It’s one thing when I’m irrational about falling over a cliff, but when Paula heads to the front of the bus and sits at the open door so she can jump off before we go over the edge, I know I’m being rational. An hour, several bitten fingernails and a couple of near-death experiences later, as we round a corner, the bus gets stuck again. This time it looks pretty final (as we find out a few hours later, when they finally get the bus out of its hole, this happens pretty much every day). Just a couple of kilometres short of our destination we decide to cut our losses and walk the final stretch.

Over a cold beer and warm dinner we relive our last 48 hours. And like all such tales, in our recounting the fear diminishes, our bravery grows until in the end the tears, the tantrums, the terror are just footnotes in an otherwise spectacular hiking experience. The scars are emotional – except for a couple of grazed hands – but the memories are among the best of the whole trip so far. It’s funny how these things work out.

Leaving Quilotoa we head back to Quito to pick up the van which has had its new fuel injector put in.

View over Quito

Quito’s not a bad place to be stuck for a while.

At least that’s the worst part over, we reassured ourselves. Oh yeah?

As we arrive at the mechanics, expecting to drive away, our van is being pushed in to the workshop. What!? Several days and a good deal of stress later we get the dreaded news that part of our rebuilt transmission is buggered.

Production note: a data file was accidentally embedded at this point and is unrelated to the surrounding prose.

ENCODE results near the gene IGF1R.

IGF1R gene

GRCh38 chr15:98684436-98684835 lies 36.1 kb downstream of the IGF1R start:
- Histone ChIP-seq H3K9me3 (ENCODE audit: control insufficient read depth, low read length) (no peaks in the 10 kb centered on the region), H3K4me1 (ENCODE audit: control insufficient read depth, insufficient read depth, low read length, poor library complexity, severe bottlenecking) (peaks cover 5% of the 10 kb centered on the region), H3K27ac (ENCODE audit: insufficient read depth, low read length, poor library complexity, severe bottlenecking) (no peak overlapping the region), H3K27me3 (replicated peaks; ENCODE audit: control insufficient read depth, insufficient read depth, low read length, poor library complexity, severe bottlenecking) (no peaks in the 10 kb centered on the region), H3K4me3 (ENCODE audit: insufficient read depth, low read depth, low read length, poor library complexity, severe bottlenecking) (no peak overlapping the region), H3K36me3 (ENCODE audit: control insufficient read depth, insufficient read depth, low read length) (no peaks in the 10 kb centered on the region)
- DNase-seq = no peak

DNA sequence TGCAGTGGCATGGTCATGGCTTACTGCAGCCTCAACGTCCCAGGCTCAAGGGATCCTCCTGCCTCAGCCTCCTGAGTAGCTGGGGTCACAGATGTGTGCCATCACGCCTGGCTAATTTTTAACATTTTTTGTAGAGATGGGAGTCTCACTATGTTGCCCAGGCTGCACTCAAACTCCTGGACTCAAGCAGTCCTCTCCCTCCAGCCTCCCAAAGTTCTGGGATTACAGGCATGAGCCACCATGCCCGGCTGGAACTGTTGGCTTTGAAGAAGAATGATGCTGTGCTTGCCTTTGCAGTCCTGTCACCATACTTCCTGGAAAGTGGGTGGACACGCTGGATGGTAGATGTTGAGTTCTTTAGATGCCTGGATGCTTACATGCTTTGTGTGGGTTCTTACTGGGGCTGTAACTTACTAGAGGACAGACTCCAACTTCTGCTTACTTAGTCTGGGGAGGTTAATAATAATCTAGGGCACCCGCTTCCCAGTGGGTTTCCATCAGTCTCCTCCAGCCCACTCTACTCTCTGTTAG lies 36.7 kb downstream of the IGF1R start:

The mechanics are baffled as to how an 11-month-old transmission could break. Our complaint to VW has been duly filed – we’ll let you know what compensation they decide to offer us….

As ever when big things go wrong with your vehicle on a road trip you start to think the worst, get upset, make all kinds of alternative plans and generally go in to a bit of a panic. We did all of the above. Before we knew it we were sat having afternoon tea with an elderly ‘colonial’ British couple, agreeing to look after their five dogs and sprawling finca on the outskirts of Quito for five months, and I had applied for a job as a football reporter in Ecuador.

In the cold light of day, the house-sitting plans didn’t work out – sadly we couldn’t co-ordinate our dates and the news on the transmission, bad though it was, was not as catastrophic as first feared. We could get the spare parts, sort it out and be back on the road almost within our planned schedule. So we have rented an apartment in Quito and set about enjoying life in a city we have come to really love – oh, and doing some freelance journalism to pay for the parts.